Can you see me? Am I coming in to focus?
How do you qualify an intimate experience between just two people? One where you learn details about each other's childhoods; you picture her green eyes as she's sitting on her "beautiful orange sofa"; and you share a laugh or two at the awkward rhythm of speaking to a stranger around automated prompts. But, in spite of all that, you never learn her name. You don't know if this person is in the same city, or even the same state, as you are. You don't necessarily know what she does for a living. You don't know where she grew up. You don't know if her eyes crinkle when she laughs. You don't know if her silver hair is cropped or if it flows down her back. You'd never be able to pick her out in a crowd -- or even a small group.
You may come away knowing, though, that one of her most cherished memories is of holding her daughter in her arms. You may know that once the two of you hang up this phone call, the person on the other end will be heading out to the garden to work in the dirt. You may come to know the warmth and pensiveness in her voice. And for some 50 or so minutes, you will share an experience outside time, outside the pressures of social etiquette, outside the isolation or fear or pain of the past year. It's just the two of you (and the voice simulation guiding the conversation) drifting between the past and the present -- both yours and hers -- together.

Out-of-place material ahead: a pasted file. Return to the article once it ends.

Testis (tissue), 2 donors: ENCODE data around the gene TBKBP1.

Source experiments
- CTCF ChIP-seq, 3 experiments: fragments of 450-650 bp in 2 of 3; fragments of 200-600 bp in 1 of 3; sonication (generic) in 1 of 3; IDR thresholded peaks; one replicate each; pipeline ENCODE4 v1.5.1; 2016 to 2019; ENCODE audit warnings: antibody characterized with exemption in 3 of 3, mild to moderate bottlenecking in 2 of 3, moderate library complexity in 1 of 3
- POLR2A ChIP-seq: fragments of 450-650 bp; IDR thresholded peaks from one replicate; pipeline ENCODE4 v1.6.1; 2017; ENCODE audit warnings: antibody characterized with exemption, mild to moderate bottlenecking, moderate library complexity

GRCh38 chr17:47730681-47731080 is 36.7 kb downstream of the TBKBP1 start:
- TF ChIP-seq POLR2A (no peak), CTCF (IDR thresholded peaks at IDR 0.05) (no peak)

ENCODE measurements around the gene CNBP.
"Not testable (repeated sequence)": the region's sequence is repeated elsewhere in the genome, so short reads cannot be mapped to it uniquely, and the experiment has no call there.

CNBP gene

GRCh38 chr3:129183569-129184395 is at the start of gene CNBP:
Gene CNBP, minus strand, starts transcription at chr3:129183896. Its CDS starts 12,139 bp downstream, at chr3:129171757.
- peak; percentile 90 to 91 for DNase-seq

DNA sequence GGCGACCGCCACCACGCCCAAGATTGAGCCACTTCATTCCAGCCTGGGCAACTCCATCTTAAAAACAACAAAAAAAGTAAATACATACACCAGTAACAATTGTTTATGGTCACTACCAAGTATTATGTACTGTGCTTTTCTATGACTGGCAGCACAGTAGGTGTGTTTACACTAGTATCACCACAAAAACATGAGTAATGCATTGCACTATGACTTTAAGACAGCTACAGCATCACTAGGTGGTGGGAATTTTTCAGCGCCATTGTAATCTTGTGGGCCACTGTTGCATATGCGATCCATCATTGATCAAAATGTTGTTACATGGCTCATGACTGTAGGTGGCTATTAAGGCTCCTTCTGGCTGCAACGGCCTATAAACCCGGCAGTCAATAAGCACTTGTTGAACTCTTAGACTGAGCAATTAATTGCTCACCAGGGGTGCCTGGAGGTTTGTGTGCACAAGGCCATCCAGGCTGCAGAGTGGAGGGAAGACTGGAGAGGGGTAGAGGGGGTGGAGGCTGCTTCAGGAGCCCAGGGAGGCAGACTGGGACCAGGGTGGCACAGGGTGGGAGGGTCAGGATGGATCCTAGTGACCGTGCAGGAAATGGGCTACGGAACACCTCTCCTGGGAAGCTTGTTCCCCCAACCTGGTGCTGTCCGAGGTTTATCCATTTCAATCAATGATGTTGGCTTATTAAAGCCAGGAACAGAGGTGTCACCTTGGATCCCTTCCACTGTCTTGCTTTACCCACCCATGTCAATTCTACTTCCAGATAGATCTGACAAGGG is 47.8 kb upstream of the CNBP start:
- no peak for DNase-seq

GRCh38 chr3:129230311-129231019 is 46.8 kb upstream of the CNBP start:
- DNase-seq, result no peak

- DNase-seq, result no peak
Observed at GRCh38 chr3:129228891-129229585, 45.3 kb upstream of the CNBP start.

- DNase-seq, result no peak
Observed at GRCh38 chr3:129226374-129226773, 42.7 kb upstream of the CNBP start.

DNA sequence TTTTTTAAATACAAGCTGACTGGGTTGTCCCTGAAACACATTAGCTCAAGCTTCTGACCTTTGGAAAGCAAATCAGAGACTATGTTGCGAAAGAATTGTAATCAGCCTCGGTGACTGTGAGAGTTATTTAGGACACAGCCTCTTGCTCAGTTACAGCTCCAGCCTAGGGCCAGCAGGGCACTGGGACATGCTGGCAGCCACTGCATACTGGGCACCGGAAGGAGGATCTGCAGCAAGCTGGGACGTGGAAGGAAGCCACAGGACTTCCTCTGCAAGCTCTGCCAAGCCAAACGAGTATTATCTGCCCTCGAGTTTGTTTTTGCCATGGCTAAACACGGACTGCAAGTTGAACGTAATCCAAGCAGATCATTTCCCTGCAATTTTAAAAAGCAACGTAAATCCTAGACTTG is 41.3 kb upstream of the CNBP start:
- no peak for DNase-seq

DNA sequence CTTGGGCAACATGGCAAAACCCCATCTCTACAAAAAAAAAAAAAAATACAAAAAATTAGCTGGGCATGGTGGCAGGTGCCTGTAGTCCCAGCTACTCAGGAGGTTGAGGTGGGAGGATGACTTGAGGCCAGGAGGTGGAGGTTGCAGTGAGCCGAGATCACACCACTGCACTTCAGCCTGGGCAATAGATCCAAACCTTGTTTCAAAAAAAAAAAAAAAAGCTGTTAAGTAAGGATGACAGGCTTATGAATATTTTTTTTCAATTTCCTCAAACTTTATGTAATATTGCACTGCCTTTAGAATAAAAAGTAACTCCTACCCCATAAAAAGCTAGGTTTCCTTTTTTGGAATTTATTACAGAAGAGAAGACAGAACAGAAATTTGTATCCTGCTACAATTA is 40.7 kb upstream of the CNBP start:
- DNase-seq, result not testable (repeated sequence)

So how can I tell you what that's like?
Part One of "A Thousand Ways" is The Phone Call. As mentioned, the encounter takes place between just two people -- "this cannot happen without you," the preparation materials forewarn. The triptych of encounters (Part Two and Part Three will follow later this year) are a social experience and performative project devised to guide participants from isolation -- before Part One -- to congregation -- in Part Three. The project's creators, 600 HIGHWAYMEN, reframe the phone as a tool to facilitate an artistic experience. Moving beyond "Where are you from?" and "What do you do?," the guided conversation gets to the heart of "Who are you?"
I was a little nervous as I called in to the performance. What will I be asked? What will I say? What if I reveal something embarrassing? What if I don't seem clever? Is my anonymous partner nervous, too?
And, even though I had to remind myself this person is a stranger I will likely never meet, those uncertainties only lessened slightly.
I did feel a growing sense throughout the interaction, though, that my partner and I were experiencing something entirely our own. No one else is sharing in this moment, painting these pictures in their mind's eye, discussing family relationships or the reason I enjoy dancing. This an experience only she and I have had a hand in building together. And that feeling was comforting and moving and inspiring, all at once.